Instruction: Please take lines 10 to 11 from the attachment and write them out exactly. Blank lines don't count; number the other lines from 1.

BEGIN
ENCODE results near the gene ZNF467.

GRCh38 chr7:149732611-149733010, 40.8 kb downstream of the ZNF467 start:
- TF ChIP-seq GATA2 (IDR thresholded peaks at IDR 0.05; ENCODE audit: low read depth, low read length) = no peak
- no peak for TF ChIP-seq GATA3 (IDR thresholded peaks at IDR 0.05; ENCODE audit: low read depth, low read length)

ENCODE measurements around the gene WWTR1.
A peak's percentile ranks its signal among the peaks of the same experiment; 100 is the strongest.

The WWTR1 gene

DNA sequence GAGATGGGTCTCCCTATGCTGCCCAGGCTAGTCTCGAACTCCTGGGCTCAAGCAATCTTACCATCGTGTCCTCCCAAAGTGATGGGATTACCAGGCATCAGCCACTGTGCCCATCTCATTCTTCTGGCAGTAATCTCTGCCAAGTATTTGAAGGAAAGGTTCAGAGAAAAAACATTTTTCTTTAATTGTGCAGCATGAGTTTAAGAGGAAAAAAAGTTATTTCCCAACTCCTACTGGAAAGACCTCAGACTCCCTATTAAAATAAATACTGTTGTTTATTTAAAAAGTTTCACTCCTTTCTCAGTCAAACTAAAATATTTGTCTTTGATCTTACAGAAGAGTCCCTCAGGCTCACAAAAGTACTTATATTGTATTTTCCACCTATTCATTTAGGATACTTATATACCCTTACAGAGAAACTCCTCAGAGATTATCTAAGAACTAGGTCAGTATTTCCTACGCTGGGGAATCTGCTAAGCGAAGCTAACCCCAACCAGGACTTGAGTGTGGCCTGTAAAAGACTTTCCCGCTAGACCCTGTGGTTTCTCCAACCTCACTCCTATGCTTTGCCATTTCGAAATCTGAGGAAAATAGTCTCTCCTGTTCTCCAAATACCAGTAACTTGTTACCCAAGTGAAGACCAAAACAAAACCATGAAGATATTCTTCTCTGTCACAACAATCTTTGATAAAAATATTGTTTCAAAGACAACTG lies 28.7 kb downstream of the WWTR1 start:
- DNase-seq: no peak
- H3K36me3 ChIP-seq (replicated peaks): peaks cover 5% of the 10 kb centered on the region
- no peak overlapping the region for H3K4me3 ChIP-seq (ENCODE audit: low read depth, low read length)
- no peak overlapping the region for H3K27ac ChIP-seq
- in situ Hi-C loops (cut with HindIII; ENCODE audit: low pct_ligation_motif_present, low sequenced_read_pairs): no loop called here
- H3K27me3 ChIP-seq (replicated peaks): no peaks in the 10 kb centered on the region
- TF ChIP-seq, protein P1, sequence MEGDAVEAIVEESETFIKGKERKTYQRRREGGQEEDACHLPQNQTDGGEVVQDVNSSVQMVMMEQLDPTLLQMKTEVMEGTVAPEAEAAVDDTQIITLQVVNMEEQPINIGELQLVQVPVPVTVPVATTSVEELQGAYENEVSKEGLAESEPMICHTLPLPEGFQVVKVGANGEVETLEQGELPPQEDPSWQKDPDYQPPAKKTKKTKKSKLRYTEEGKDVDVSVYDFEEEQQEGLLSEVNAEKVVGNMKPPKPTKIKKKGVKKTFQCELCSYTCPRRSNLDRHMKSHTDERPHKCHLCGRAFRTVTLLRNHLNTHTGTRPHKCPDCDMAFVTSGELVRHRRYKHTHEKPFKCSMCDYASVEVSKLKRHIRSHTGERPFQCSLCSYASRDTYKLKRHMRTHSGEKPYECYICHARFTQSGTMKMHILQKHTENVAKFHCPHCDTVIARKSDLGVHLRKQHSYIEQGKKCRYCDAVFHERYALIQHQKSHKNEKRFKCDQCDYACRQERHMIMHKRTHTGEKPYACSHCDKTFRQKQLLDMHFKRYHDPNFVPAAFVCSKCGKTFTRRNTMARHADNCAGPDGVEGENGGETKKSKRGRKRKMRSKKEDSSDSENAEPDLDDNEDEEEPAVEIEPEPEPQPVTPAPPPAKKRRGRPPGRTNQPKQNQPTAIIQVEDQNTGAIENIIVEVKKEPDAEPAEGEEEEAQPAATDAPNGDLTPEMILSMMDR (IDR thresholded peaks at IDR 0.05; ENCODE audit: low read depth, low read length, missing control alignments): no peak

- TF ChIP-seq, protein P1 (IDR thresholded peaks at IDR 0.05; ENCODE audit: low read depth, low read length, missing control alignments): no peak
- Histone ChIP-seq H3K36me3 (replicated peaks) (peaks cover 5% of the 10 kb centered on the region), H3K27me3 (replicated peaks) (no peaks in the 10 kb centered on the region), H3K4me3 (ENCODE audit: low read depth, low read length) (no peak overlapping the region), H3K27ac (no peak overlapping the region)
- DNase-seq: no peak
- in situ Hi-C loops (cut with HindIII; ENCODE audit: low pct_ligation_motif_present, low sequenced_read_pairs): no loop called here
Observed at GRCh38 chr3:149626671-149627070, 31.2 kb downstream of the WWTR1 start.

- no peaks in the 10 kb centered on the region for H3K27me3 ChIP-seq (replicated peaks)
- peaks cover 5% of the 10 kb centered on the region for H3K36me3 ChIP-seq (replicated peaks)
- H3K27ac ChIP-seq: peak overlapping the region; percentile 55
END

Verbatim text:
- H3K36me3 ChIP-seq (replicated peaks): peaks cover 5% of the 10 kb centered on the region
- no peak overlapping the region for H3K4me3 ChIP-seq (ENCODE audit: low read depth, low read length)